Applying HF

Is there a different way of applying hotfixes other than copying the files to the DWRMC folder?  Trying ti figure out the cleanest way to get it rolled out to all my clients.

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  • I wrote a batch file to do this and deployed it through SCCM. I didn't get the results I was expecting. In fact, I got some very weird results. I've opened a ticket with DameWare Support. This is what it says:

    "We're currently trying to upgrade our Windows 10 Enterprise environment from DameWare MRC client agent v11.2 to v12.1. I had just successfully pushed out v12.1 to our pilot group through SCCM, when our Information Assurance team informed me that we needed to update v12.1 to include Hotfix 2 or later. So I integrated the v12.1 upgrade with the HF3 update into a single SCCM Application (and Package). I created a batch file that upgrades 11.2 to 12.1, uninstalls and reinstalls 12.1 if it already exists, and copies the HF3 files to the C:\dwrcs directory. The batch file works when run directly in a clean machine (non-domain member, no malware protection, etc), and runs directly on a regular environment machine. When run as either an SCCM Application or Package, I get very different results. Even as a required Application, I might need to retry the installation several times in Software Center before it takes. If installed as an SCCM Package, it looks like the HF3 files are copied to the dwrcs directory, but other files disappear, like more than 20 of them, rendering the service non-startable."

  • Hey we've had the same problem... very mixed results.  Some update, some connect but get a warning that FIPS mode is not available, connect anyway, and some don't connect at all, meaning we then have to right click the dameware icon and run as administrator, supply domain admin credentials, then do a remove service and install service on the workstation, then close it and run dameware mrc under our normal user and then we can connect.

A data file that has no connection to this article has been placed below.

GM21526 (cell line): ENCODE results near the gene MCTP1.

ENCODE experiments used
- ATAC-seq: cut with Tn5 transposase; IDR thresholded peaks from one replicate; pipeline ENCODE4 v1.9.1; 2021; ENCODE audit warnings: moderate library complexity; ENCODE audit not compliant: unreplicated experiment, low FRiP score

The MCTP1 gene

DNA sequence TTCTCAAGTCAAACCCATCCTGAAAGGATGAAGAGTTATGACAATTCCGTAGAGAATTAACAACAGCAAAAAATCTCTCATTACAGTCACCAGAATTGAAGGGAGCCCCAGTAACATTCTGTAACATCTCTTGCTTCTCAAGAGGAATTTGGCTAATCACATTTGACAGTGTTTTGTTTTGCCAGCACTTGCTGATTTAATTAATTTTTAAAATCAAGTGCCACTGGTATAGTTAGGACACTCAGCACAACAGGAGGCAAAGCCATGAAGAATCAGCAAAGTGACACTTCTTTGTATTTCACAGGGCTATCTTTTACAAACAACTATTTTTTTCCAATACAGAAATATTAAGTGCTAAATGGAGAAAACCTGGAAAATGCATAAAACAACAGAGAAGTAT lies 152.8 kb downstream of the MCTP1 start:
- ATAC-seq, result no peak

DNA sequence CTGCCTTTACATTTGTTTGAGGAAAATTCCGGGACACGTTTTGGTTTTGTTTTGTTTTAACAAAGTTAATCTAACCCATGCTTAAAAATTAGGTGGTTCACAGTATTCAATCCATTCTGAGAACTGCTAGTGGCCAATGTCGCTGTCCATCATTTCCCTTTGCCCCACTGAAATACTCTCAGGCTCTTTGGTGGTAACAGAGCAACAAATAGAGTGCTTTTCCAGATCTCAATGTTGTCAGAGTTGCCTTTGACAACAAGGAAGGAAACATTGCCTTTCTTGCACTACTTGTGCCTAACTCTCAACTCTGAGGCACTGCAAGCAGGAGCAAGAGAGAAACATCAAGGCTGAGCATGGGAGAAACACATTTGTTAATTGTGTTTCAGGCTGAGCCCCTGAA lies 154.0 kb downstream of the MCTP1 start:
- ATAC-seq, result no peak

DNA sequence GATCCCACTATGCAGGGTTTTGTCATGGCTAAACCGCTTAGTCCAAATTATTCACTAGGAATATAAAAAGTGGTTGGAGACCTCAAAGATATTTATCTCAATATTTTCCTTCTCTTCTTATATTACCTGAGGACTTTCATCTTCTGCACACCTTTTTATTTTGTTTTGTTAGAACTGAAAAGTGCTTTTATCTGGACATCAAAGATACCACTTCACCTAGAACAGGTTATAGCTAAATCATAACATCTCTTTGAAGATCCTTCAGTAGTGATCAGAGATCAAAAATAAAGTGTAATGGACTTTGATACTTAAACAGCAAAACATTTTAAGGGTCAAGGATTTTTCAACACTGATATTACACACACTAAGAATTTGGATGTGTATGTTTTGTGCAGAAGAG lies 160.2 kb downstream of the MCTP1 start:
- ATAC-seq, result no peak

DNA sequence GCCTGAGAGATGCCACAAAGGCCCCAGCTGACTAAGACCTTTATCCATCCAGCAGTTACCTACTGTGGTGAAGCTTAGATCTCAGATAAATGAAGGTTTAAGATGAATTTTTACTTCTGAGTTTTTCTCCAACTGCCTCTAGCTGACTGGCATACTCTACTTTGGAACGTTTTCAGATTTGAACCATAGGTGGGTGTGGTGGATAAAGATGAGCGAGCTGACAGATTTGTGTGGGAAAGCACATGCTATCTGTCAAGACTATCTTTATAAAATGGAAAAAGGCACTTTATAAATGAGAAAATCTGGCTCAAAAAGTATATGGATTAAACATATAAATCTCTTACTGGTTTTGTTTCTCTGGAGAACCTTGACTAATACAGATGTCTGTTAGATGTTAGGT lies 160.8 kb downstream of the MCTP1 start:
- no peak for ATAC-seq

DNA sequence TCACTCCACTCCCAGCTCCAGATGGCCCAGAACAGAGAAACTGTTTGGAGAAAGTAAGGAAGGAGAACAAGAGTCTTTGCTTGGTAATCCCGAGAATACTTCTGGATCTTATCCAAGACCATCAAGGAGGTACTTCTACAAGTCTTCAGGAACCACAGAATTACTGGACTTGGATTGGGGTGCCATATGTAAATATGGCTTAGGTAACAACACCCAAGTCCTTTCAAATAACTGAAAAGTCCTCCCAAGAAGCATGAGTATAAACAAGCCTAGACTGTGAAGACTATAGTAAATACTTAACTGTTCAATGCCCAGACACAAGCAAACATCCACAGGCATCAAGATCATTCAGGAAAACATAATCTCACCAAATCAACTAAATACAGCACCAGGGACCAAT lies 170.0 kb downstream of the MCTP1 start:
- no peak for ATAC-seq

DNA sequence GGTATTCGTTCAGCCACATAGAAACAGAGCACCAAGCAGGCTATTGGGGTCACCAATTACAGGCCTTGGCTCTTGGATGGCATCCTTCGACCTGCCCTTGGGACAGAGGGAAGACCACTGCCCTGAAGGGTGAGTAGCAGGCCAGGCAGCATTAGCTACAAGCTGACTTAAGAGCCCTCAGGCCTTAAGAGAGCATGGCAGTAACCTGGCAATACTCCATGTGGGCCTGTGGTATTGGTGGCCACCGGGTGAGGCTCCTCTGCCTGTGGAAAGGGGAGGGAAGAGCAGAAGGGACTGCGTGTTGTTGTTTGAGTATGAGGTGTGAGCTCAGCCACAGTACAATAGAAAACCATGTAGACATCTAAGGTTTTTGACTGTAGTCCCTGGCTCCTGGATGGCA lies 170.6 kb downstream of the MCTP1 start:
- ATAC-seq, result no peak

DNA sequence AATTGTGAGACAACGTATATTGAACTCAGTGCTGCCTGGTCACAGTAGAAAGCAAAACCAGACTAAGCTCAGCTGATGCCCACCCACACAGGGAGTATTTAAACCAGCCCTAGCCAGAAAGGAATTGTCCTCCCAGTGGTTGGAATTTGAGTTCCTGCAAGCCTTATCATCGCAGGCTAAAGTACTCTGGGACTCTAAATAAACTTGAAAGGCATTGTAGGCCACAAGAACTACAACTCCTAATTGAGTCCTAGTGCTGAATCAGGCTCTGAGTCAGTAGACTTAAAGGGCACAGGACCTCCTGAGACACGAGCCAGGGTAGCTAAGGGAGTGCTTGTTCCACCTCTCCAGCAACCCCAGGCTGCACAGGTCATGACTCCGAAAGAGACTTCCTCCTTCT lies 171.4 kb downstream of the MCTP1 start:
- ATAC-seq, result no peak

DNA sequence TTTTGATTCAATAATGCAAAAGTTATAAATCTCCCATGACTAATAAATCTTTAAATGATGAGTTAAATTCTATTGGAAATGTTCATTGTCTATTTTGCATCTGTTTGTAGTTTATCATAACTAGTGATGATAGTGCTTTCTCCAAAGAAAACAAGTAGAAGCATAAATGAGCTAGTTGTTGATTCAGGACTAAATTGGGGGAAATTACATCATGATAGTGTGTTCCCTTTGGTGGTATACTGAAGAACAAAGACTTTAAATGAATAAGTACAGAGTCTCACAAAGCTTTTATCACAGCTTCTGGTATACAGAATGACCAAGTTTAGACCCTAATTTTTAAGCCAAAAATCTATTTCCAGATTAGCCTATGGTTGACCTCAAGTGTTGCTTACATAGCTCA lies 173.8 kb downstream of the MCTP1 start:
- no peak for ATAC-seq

A real PITA. 

    The programs relatively unchanged in the last decade.  Starting to think about looking to see what else is out there.  Prior to Dameware we just used VNC, but a security pen test we paid for got on a server via VNC... they somehow enumerated the registry and got the credentials for it and got in.  Thankfully it was a white hat pen-test we paid for.  We switched to damewhere with AD authentication plus shared secret and FIPS mode.  Our yearly pen tests since then haven't been able to exploit that avenue yet.

  • Support and I were able to work this out. First, the HF files are only applied to the Client installation folder (C:\Program Files\SolarWinds\DameWare Mini Remote Control x64, in our case), and NOT the Agent folder (C:\Windows\dwrcs).

    Then we built a new MSI using the Mini Remote Control Client Agent Builder and did not select any of the additional module or driver check boxes. This created an agent installer that passed our security vulnerability scans (the original reason for trying to use the HF files), but we couldn't connect to the remote agent using smart card. I then built a second new agent installer, but this time selecting the FIPS module and smart card drivers. This agent passed our vulnerability scans AND we were able to use smart cards to connect to remote agents.(It might be that the additional keyboard or mirror drivers are the files that pop the vulnerability scan, but I haven't had the time, or really the inclination to delve any deeper into the issue).

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  • Support and I were able to work this out. First, the HF files are only applied to the Client installation folder (C:\Program Files\SolarWinds\DameWare Mini Remote Control x64, in our case), and NOT the Agent folder (C:\Windows\dwrcs).

    Then we built a new MSI using the Mini Remote Control Client Agent Builder and did not select any of the additional module or driver check boxes. This created an agent installer that passed our security vulnerability scans (the original reason for trying to use the HF files), but we couldn't connect to the remote agent using smart card. I then built a second new agent installer, but this time selecting the FIPS module and smart card drivers. This agent passed our vulnerability scans AND we were able to use smart cards to connect to remote agents.(It might be that the additional keyboard or mirror drivers are the files that pop the vulnerability scan, but I haven't had the time, or really the inclination to delve any deeper into the issue).

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